Readers Write

An Aspect of Conflict

It was a dark and stormy night when she fled to the wood,

Her golden hair covered by a long dark hood.

Under cover of night, she ran, she fled,

To get away from that scene, still stuck in her head.

In the morning she was missed, still needed at home;

For not the first time she was very much alone.

Next day she started back, still filled with dread;

She remembered those words that in anger had been said.

Yet she straightened her shoulders, pushed it out of her mind.

For the very first time she resolved to be kind.

She pulled off that long, dark hood

And left it in that stormy wood.

Where many a time she had been,

She would never be needing it again.

-by Alexandra, age 13

Resplendent Hope.

A short story by Andrew Epps.

A sharp hiss, a cold draft, and Capt. Martin Webber awoke confused. With condensation obscuring the view port, hot fear griped the combat hardened captain. Where was he?! A cool female AI voice purred into his ears,”Do not panic. You are in a stasis pod aboard the ASC Resplendent Hope.” “What?”, he whispered. “You are suffering from synaptic lethargy due to prolonged stasis. Allow me to refresh your memory”, she said.

A screen slid down in front of him and the words “Stellar Dawn Re-location Program” appeared.

“In the year 3247, Alliance Space Command (ASC) developed a plan to dispose of spent nuclear fuel rods by dropping them into a large gas giant in their solar system. All went according to plan until a malfunctioning delivery rocket, exploded, igniting the gaseous planet’s volatile atmosphere, accidentally creating a second sun. This so called “stellar dawn” caused temperatures to rise catastrophically on our home world, forcing mass evacuation”.

“Now Martin, you need to get up. We have arrived at our new home”. “Really?”, he croaked. “Yes, but there is a problem. An asteroid strike in transit began a cascade of power failures. We are on our last reserves. You must get to the bridge and launch the stasis drop pods and the supply containers immediately.”

Martin pushed the door of his pod open, his senses assaulted by blaring alarms and the acrid smoke of burning wires. He stumbled down the hall towards the turbo lift, the door sliding open as he reached it. Slamming into the back wall, he slapped the button labeled “Bridge”. Seconds later, the doors re-opened and he reeled onto the command deck. “Set the timed evacuation to 3 minutes”, she directed.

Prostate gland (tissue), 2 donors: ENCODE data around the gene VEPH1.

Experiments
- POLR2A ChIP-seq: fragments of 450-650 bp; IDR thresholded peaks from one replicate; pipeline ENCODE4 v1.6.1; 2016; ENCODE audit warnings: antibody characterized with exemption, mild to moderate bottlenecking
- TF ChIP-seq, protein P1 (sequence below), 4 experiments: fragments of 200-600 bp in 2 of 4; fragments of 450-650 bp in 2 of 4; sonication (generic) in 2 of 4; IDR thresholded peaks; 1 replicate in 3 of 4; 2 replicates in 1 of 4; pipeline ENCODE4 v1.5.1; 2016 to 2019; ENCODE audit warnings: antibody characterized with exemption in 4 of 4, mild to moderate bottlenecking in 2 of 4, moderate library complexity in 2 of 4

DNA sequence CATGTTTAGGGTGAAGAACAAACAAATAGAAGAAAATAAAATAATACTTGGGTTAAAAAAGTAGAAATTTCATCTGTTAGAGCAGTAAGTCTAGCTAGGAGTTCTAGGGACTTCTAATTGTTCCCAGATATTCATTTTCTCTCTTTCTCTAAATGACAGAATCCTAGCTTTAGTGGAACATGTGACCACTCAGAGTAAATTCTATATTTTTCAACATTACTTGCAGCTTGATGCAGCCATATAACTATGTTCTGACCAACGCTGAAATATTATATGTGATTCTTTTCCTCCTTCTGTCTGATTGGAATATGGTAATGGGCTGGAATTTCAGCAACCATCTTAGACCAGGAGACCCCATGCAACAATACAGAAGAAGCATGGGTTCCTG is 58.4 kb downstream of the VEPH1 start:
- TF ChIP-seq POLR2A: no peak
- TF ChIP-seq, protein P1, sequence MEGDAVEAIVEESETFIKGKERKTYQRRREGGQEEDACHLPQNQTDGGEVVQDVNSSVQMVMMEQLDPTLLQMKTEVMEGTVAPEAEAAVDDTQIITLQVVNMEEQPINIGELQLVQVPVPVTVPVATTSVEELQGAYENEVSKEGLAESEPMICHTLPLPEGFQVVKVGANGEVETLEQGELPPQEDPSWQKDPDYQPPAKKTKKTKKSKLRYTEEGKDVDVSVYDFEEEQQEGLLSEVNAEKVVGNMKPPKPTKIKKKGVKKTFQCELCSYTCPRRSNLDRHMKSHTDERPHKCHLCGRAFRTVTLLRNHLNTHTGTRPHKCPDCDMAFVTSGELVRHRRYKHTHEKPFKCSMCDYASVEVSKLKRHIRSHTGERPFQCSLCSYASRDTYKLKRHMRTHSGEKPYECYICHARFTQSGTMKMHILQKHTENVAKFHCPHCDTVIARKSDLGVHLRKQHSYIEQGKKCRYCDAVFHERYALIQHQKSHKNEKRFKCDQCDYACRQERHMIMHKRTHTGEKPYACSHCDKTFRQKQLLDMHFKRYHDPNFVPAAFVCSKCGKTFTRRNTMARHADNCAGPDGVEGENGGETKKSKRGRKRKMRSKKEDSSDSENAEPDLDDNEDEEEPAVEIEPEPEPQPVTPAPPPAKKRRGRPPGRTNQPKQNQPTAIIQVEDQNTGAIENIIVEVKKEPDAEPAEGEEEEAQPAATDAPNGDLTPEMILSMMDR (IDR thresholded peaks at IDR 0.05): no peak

He was about half way to Flight Ops when the main screen flickered and an strange armored alien figure appeared on the ship’s viewer, speaking an unknown language.

“Martin, they seem to be powering weapons”, warned the AI. “Yeah, so!? “, he barked. “So, this is NOT a warship. The Hope is a cargo ship, with no armor. We cannot withstand a single hit. Do not wait another second. Eject the pods! I am sorry, this is the way it must be”. “I can make it…!”, he began. “NO. Do it now!” “…Fine”. He pressed four buttons and all the stasis pods and supply containers dropped away.

“They have fired! Press that last button.” she insisted. “You know our people cannot survive down there without me”. “That’s right, run like a rat”, he thought as he pressed the final button, dropping the AI’s shielded computer core. His own hope lost, he leaned back in his chair and watched the pods’ flaming tails drop towards the crater scared planet’s surface. Relieved to have gotten his people safely away he mumbled “Hell of a way to wake up … didn’t even get my coffee !. I hope they’ll be ok down there on … what was this damn planet’s name anyway? So, I guess Captains always do go down with the ship?” Brilliant white light surrounded him and the pods faded from view.

Andrew Epps is an 18 year old life long homeschooler with a love of reading, writing, and video games.

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